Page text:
Growing Old with Passion -- and with 'Ping Pong'

"He thinks of himself as a bit of a Peter Pan," says 90-year-old table tennis competitor Les D'Arcy's daughter, "He doesn't think of himself as getting old."

Ping Pong

Director: Hugh Hartford, Anson Hartford
Cast: Les D'Arcy, Terry Donlon, Lisa Modlich, Ursula Bihl, Rune Forsberg, Inge Hermann, Yoshiko Rikima
Rated: NR
Studio: ITVS
Year: 2012
US date: 2013-09-08 (PBS)

"Patients with dementia need a lot of light, because darkness provokes fear." As she speaks, 90-year-old Inge Hermann makes her way through a very well lit hallway in the facility where she lives in North Germany. She's moved here, she explains, because "I got an illness in my brain and could not think clearly anymore." She was unable to eat, she was confused: "I would got to the bakery at 11 at night and be angry that it was closed."

Inge isn't angry anymore. At the facility, she discovered table tennis, and with that, a new focus for both her mind and body, a new kind of light and a remarkable energy. Now she walks the hallways with purpose, her coat billowing her as the camera in the documentary Ping Pong follows along behind her. "We have hundreds of nerves in our brain that are not used," she explains, while you watch her fellow facility dwellers scoot about on wheelchairs or ease themselves into a standing position. "If you train at using them, they can do the job of broken parts of the brain."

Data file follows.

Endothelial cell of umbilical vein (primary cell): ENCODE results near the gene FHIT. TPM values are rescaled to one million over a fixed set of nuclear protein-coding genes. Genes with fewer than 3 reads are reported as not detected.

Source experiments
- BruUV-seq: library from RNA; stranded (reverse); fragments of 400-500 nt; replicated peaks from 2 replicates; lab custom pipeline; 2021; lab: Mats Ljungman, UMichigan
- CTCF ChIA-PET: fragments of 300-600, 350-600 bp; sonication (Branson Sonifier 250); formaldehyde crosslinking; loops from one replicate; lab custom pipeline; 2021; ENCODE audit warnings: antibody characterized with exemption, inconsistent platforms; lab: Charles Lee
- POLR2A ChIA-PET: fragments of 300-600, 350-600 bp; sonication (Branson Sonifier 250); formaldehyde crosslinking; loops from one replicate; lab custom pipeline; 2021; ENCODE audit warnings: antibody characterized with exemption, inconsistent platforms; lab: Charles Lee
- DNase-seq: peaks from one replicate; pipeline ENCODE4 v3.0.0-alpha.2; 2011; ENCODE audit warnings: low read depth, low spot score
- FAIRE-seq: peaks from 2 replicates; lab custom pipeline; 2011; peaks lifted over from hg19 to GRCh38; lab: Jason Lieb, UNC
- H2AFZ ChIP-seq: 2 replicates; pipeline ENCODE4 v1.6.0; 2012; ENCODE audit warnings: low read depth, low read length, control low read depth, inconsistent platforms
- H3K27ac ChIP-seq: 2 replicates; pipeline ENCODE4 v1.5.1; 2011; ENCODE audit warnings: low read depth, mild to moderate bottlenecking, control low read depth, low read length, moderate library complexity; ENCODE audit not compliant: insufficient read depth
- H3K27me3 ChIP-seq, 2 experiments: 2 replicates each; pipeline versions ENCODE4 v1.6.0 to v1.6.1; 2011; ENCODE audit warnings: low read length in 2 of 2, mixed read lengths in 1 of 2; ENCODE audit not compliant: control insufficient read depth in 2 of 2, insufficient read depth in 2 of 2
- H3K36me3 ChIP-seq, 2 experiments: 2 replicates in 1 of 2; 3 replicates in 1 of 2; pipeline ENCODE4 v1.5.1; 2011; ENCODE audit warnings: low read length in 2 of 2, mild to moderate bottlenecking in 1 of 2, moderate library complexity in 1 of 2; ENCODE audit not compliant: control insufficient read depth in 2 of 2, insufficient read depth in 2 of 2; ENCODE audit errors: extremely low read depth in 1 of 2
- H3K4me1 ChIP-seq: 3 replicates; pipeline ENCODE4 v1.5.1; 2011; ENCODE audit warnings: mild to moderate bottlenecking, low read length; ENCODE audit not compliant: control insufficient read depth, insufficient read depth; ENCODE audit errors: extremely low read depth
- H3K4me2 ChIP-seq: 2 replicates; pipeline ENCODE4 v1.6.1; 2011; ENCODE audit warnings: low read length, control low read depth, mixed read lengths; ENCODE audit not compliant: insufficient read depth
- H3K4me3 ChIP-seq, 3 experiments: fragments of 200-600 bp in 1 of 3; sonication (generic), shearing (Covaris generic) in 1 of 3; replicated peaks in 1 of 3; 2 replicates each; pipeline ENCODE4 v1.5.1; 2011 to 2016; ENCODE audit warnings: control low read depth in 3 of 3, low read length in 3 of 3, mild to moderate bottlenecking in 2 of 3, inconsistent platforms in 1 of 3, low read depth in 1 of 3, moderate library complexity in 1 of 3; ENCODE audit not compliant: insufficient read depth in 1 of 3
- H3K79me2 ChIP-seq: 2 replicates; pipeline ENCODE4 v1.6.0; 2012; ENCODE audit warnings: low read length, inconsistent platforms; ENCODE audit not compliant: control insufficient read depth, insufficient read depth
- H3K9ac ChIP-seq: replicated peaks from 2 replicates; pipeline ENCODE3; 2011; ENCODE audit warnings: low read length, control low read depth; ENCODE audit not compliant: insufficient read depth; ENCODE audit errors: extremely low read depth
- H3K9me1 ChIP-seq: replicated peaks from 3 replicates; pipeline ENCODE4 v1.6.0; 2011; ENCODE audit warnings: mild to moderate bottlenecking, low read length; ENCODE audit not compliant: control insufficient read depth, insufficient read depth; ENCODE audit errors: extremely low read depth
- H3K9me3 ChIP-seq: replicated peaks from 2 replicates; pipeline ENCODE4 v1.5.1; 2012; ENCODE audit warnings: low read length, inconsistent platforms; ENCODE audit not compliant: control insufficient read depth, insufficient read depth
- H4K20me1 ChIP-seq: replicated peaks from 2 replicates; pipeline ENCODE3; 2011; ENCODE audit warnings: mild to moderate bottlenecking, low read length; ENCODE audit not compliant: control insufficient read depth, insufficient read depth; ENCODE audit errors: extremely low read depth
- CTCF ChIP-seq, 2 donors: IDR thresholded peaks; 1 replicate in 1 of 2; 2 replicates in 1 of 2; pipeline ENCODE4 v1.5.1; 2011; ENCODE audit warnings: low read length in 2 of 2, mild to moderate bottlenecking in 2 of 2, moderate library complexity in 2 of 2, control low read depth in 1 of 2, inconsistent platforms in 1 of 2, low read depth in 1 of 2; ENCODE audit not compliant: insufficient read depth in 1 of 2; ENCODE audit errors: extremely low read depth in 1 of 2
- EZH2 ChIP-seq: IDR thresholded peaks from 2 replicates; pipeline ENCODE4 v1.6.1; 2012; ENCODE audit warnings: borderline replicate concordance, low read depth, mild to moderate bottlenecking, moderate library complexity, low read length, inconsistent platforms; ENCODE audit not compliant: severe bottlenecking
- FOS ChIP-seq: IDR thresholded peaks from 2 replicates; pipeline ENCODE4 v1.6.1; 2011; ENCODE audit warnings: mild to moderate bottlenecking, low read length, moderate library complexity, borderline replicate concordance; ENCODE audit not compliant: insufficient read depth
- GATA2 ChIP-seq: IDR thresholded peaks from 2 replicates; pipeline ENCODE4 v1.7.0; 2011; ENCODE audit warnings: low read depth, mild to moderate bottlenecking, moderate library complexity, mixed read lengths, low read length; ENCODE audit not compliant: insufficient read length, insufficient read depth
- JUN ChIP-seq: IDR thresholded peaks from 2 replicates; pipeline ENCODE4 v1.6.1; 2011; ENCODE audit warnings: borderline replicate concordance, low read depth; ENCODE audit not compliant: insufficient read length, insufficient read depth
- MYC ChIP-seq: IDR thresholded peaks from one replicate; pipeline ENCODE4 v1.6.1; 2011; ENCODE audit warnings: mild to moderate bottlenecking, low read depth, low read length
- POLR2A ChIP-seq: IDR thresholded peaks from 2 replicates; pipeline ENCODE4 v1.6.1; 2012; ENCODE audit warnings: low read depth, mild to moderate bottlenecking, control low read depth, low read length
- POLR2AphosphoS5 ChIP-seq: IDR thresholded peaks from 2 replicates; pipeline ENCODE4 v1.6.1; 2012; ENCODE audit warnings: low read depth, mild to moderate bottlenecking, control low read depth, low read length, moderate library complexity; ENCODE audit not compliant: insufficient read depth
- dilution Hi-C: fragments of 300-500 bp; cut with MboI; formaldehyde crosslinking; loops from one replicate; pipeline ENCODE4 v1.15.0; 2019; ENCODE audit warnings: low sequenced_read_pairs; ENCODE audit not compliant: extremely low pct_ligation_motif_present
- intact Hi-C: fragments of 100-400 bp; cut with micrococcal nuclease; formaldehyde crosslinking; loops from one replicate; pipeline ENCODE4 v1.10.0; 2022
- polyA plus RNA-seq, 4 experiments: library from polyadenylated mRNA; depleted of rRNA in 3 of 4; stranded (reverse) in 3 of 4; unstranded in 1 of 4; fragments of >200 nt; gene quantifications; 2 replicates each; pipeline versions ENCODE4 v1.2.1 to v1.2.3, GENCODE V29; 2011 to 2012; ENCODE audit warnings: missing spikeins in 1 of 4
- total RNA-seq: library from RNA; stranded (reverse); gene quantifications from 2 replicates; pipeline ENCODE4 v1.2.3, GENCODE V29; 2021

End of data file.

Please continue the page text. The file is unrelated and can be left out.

Inge is so unbroken now that she's headed to the Over 80 World Table Tennis Championships in China's Inner Mongolia. It's her first time, but she's surrounded by players who've attended many times, including several other subjects in Hugh Hartford and Anson Hartford's film, edited from 80 to 60 minutes for its premiere as part of PBS' POV series on 9 September, and available online from 10-14 September. Every part of the tournament is brightly lit, from the city streets to the stadium, built for the 2008 Olympics and now filled with dozens of competition tables.